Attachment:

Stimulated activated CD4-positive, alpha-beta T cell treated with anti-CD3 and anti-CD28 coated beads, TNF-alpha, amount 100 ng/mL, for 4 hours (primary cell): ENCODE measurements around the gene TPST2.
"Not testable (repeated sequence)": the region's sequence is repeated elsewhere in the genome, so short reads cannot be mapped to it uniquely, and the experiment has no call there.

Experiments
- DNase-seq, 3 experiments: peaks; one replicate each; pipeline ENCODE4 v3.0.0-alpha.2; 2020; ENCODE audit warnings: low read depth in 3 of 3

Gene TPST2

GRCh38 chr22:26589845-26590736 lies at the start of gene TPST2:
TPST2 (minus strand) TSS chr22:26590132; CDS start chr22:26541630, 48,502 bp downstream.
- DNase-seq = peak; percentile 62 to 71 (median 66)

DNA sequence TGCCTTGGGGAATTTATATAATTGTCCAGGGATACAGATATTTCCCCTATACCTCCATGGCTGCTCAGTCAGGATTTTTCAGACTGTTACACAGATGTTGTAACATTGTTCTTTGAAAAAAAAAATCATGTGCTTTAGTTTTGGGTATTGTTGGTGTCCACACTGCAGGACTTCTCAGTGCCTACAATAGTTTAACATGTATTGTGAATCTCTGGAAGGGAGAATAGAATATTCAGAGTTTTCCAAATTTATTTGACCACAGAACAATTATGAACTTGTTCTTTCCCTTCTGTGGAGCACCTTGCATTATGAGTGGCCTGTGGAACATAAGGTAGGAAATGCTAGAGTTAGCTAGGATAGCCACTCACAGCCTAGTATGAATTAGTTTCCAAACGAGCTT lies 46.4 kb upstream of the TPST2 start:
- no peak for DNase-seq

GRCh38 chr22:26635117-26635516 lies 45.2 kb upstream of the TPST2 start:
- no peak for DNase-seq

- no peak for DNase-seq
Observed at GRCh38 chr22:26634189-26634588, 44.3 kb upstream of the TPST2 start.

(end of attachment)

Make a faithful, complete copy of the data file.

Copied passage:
Stimulated activated CD4-positive, alpha-beta T cell treated with anti-CD3 and anti-CD28 coated beads, TNF-alpha, amount 100 ng/mL, for 4 hours (primary cell): ENCODE measurements around the gene TPST2.
"Not testable (repeated sequence)": the region's sequence is repeated elsewhere in the genome, so short reads cannot be mapped to it uniquely, and the experiment has no call there.

Experiments
- DNase-seq, 3 experiments: peaks; one replicate each; pipeline ENCODE4 v3.0.0-alpha.2; 2020; ENCODE audit warnings: low read depth in 3 of 3

Gene TPST2

GRCh38 chr22:26589845-26590736 lies at the start of gene TPST2:
TPST2 (minus strand) TSS chr22:26590132; CDS start chr22:26541630, 48,502 bp downstream.
- DNase-seq = peak; percentile 62 to 71 (median 66)

DNA sequence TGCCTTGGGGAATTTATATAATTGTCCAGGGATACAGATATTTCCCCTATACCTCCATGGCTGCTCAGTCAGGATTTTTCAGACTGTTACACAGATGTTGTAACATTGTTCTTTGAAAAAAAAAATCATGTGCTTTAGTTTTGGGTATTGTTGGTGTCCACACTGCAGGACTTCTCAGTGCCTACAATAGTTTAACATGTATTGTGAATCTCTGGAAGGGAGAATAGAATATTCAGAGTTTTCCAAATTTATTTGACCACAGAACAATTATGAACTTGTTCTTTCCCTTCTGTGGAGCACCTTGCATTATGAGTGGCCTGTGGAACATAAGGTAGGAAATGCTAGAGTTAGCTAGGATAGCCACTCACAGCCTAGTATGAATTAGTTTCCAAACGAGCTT lies 46.4 kb upstream of the TPST2 start:
- no peak for DNase-seq

GRCh38 chr22:26635117-26635516 lies 45.2 kb upstream of the TPST2 start:
- no peak for DNase-seq

- no peak for DNase-seq
Observed at GRCh38 chr22:26634189-26634588, 44.3 kb upstream of the TPST2 start.